Monday, April 20, 2020

Subways and virus

The Subways Seeded the Massive Coronavirus Epidemic in New York City is an intriguing and delightfully written article by Jeff Harris

New York City’s multitentacled subway system was a major disseminator – if not the principal transmission vehicle – of coronavirus infection during the initial takeoff of the massive epidemic that became evident throughout the city during March 2020. The near shutoff of subway ridership in Manhattan – down by over 90 percent at the end of March – correlates strongly with the substantial increase in the doubling time of new cases in this borough. Maps of subway station turnstile entries, superimposed upon zip code-level maps of reported coronavirus incidence, are strongly consistent with subway-facilitated disease propagation. Local train lines appear to have a higher propensity to transmit infection than express lines. Reciprocal seeding of infection appears to be the best explanation for the emergence of a single hotspot in Midtown West in Manhattan. Bus hubs may have served as secondary transmission routes out to the periphery of the city

Later in the article

The Metropolitan Transit Authority’s decision to cut back its train service to accommodate the reduced demand may have indeed helped to shore up the agency’s financial position, but it most likely accelerated the spread of coronavirus throughout the city. That’s because the resulting reduction in train service tended to maintain passenger density, the key factor driving viral propagation (Goldbaum and Cook 2020). How ironic it is that, from the public health perspective, the optimal policy would have been to double – maybe even triple – the frequency of train service. The agency’s decision to convert multiple express lines into local service only enhanced the risk of contagion (Goldbaum 2020). How ironic it is that the preferred policy would have been to run even more express lines. We have not seen any public data on the incremental cost of the agency’s decision to begin to disinfect subway cars twice daily. Still, it is natural to inquire why the cars weren’t disinfected every time they emptied out of passengers at both ends of the line.
Why not continually? There are a lot of unemployed people being paid by the government. Why not send a cleaning crew of 10 to continually wipe down each train, monitor mask use, and social distance protocols?

London apparently made a similar blunder.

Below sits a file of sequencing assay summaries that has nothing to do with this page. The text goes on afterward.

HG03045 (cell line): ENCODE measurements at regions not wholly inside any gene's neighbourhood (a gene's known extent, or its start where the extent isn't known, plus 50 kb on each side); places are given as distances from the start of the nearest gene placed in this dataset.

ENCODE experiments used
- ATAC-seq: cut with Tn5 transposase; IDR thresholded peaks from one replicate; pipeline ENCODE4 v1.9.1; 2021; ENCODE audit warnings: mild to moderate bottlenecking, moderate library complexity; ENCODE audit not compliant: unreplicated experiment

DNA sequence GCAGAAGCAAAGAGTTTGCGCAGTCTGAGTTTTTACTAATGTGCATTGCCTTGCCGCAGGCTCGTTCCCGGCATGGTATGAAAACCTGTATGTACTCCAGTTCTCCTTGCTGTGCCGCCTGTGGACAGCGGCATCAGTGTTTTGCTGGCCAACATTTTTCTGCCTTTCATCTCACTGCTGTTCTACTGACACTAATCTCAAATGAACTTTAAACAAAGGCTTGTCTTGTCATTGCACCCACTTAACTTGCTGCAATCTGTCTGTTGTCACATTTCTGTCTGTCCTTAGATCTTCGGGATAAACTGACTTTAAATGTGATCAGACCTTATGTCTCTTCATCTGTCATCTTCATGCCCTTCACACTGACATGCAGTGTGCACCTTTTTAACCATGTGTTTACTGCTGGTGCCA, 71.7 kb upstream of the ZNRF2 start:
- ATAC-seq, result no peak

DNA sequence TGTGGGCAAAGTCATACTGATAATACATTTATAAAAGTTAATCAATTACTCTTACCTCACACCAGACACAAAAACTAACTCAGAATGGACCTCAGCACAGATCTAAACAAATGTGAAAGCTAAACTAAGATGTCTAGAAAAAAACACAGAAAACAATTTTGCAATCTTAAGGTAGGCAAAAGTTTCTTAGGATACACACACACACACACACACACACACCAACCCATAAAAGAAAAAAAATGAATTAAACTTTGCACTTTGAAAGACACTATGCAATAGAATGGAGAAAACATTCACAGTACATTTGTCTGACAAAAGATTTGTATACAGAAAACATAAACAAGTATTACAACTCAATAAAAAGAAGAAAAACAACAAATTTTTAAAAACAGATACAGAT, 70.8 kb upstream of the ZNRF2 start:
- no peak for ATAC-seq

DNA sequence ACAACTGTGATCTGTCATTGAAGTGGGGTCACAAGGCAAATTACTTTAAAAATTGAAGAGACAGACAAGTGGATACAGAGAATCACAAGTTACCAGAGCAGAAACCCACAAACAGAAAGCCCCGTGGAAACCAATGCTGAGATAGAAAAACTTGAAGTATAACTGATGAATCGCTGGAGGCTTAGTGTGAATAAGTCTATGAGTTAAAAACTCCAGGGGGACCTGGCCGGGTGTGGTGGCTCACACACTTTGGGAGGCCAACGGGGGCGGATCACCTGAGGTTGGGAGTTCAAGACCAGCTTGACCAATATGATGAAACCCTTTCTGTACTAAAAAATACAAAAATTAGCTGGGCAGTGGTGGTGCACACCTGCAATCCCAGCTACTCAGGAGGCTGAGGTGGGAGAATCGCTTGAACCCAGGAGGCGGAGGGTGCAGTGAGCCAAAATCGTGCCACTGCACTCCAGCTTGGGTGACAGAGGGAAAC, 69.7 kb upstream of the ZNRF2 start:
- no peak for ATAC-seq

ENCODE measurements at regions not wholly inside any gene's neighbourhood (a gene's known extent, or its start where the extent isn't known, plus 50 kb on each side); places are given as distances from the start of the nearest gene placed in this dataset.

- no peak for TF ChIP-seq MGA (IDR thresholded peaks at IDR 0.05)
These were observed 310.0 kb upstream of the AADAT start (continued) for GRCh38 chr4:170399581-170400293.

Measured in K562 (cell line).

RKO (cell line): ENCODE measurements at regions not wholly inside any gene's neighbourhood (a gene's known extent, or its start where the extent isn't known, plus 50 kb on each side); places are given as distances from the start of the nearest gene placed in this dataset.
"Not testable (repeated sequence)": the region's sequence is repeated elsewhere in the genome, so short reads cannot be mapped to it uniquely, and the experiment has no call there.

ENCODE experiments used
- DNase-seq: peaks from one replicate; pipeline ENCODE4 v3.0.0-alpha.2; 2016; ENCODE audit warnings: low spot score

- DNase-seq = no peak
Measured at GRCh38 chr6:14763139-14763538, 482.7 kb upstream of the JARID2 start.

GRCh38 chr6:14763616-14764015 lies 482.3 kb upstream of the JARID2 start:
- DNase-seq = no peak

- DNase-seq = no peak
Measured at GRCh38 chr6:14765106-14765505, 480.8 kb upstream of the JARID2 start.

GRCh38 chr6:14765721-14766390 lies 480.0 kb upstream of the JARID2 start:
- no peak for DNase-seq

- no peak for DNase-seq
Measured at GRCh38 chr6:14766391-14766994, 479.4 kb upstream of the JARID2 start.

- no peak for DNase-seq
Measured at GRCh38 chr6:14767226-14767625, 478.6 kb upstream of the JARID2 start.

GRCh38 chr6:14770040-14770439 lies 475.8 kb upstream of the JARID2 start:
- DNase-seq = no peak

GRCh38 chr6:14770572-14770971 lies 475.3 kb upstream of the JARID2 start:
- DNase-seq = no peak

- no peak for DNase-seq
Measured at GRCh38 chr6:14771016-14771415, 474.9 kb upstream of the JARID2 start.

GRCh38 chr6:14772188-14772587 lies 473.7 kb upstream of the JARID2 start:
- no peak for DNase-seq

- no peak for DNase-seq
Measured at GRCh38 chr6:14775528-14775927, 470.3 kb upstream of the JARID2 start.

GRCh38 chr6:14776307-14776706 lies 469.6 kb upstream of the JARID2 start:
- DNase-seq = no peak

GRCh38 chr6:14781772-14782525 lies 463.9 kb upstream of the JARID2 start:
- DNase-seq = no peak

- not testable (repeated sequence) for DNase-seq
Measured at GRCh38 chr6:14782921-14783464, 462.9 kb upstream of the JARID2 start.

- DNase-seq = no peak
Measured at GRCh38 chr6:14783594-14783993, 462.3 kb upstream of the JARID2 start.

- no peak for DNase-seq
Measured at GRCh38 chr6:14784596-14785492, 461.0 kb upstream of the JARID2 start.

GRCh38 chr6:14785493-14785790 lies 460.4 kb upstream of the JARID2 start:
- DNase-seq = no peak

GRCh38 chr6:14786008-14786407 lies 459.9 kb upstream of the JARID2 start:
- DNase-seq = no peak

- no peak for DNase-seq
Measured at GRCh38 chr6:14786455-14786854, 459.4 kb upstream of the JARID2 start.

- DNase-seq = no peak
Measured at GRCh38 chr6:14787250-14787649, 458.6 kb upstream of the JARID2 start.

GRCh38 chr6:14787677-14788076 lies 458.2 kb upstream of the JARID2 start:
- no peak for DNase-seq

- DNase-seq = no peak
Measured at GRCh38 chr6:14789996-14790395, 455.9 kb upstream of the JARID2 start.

Comment: I've been harping for a while on the fat-tailed distribution of activities. Shut down the super-spreading activities. Shut down dangerous activities not specific businesses. Consider lost income.

But how do you shut down the subways in New York City? How do you run subways in a vaguely safe way? If the virus lasts, getting around NY is going to be a mess for a long time.


  1. Unless something miraculous happens people are going to start leaving their cages, whether authorized or not. You can't monetize an economy and pressures will build to reopen, ready or not.

    I'm in the "or not" camp. There's no medication and no vaccine. Everyone is going to get the virus eventually and not everyone will survive. There will also be a surge in rehab hospital demand because quite a few survivors will have some type of chronic impairment.

  2. John, a hard to answer question to be sure, but do you see any long term shifts away from high density living( e. g. cities) and towards more suburban lifestyle, a la what we saw during the big migration during the 50s, 60s, and 70s?

    1. I'm not John Cochrane, but I'll offer my best guess: probably not any big impact on a city like New York if we have an effective and widely available vaccine within 1 or 2 years.

      I suppose one wild card even in that scenario is if businesses and workers decide they both like greater levels of work from home. James Gorman, Morgan Stanley's CEO, has made noises in this direction already, talking about seeing a future where Morgan Stanley pays for "much less real estate" because not every worker needs to come into the office every day. A suburban house with space for a nice home office set-up could seem more attractive, and the long commute is only 2 or 3 days per week rather than 5.

      One tangential consequence I can see is that it kills additional money being spent on light rail and commuter rail projects in Sunbelt cities. The taxes/bonds for these projects can already be fairly contentious in cities like Dallas, Houston, Phoenix, Nashville, Charlotte, etc.: there's an organized opposition with meaningful support. I could see associations of the coronavirus pandemic and public transit being enough to push votes the other way in these places where spending a lot of money on light rail is already a dicey political proposition.


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